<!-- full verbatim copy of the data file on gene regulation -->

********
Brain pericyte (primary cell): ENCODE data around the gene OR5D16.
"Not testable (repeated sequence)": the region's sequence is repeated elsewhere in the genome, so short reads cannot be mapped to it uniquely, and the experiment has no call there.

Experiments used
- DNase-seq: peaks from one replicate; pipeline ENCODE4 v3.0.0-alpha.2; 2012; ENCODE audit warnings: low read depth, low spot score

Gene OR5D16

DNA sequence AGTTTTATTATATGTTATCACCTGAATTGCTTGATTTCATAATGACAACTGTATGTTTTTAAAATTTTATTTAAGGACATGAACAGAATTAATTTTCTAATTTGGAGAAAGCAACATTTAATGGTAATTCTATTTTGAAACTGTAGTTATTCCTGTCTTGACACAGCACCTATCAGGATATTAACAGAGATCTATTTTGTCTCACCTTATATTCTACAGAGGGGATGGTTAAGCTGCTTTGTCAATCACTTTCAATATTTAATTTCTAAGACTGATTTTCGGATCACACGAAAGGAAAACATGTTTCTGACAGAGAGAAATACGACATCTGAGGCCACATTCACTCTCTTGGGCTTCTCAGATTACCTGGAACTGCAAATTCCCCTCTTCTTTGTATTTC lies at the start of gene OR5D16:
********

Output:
Brain pericyte (primary cell): ENCODE data around the gene OR5D16.
"Not testable (repeated sequence)": the region's sequence is repeated elsewhere in the genome, so short reads cannot be mapped to it uniquely, and the experiment has no call there.

Experiments used
- DNase-seq: peaks from one replicate; pipeline ENCODE4 v3.0.0-alpha.2; 2012; ENCODE audit warnings: low read depth, low spot score

Gene OR5D16

DNA sequence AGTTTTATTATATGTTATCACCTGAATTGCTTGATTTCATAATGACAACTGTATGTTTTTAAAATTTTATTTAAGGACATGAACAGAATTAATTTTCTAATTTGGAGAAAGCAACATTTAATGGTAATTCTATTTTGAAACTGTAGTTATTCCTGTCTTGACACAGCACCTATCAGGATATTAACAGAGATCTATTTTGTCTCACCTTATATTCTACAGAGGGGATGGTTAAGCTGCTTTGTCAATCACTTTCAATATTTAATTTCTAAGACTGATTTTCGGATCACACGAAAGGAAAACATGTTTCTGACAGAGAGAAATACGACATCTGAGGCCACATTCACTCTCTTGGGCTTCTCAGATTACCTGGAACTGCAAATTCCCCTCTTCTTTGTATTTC lies at the start of gene OR5D16: